Of course, their families are welcome to find their own solutions, perhaps carpooling or getting their own religious or cultural groups to fund and provide transit. Relying on public transit is difficult: the new bus schedule for the 155, for example, increases wait times from 15 to 30 minutes. Little kids outside in subzero weather or heavy rains waiting for a bus at 7 p.m. on a schoolnight? I don’t think so.

There’s also a citywide push to restore library hours and perhaps open neighborhood libraries on Sundays. If that happens, Sunday may well become the one day in the week when immigrant kids can go with their families to the new Northtown. There may not be any homework help then, but just being in the new facility should be thrill enough. Wow.

Silverstein had the gall to say that a new library has always been a priority of hers. She claims that in its new location the library will be “close to all our wonderful elementary schools.” She hopes “it will spark economic development along Western Avenue.” What nonsense.

She’s never been interested in a new library, and has repeatedly said there’s no money for it. Once the push for a new Northtown became public, and the community attempted to be heard, you can bet that somebody else linked it to Ald. Beale’s successful push for a library in the City’s oldest public housing buildings, Altgeld Gardens. Silverstein is not known for her interest in or creative solutions to neighborhood problems. About the only thing she can be credited with is making sure the library relocated to the north end of the ward. That’s her base, and she keeps them happy. Immigrants don’t vote yet, so she doesn’t have to address problems of housing, crime, access to public services, and education where they live.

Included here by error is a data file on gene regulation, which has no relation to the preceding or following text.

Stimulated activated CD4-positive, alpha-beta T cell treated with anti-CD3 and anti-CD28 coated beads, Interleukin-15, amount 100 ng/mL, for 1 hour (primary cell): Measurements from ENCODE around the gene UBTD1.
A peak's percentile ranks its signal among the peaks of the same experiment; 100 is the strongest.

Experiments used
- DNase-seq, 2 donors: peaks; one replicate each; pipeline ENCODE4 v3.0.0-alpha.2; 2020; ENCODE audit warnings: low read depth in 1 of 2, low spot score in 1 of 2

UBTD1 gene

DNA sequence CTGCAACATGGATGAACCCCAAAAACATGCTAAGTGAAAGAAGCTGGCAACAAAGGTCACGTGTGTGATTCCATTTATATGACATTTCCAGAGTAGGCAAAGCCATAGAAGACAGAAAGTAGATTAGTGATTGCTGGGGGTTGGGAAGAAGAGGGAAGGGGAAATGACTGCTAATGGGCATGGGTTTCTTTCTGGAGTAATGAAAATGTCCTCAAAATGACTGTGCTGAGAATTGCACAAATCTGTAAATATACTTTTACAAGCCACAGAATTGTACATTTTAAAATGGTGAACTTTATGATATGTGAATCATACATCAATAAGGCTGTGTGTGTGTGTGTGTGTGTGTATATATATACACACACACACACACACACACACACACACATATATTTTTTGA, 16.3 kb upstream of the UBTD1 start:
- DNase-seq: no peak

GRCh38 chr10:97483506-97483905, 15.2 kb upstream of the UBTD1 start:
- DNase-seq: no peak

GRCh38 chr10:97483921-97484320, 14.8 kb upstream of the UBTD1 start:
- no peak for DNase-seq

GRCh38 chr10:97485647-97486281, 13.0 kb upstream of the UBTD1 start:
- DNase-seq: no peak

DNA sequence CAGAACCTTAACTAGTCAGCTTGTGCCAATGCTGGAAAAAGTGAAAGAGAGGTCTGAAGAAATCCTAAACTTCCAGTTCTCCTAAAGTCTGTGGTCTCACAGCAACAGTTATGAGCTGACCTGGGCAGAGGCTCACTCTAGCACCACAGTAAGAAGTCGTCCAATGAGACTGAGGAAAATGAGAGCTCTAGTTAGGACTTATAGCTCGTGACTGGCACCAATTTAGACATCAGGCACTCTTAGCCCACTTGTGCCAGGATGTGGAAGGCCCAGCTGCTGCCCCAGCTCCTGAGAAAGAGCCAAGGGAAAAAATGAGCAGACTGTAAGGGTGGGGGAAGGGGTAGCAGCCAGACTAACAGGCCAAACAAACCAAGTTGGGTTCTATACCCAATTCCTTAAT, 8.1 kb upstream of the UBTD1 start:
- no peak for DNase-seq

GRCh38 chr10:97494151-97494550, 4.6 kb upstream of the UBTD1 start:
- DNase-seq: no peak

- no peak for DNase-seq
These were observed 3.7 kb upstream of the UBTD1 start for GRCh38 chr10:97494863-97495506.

In its current location, Northtown is surrounded by half a dozen elementary schools. There are no public schools anywhere near as close in the library’s new location. Think about it: what schools are within two blocks of Pratt & Western?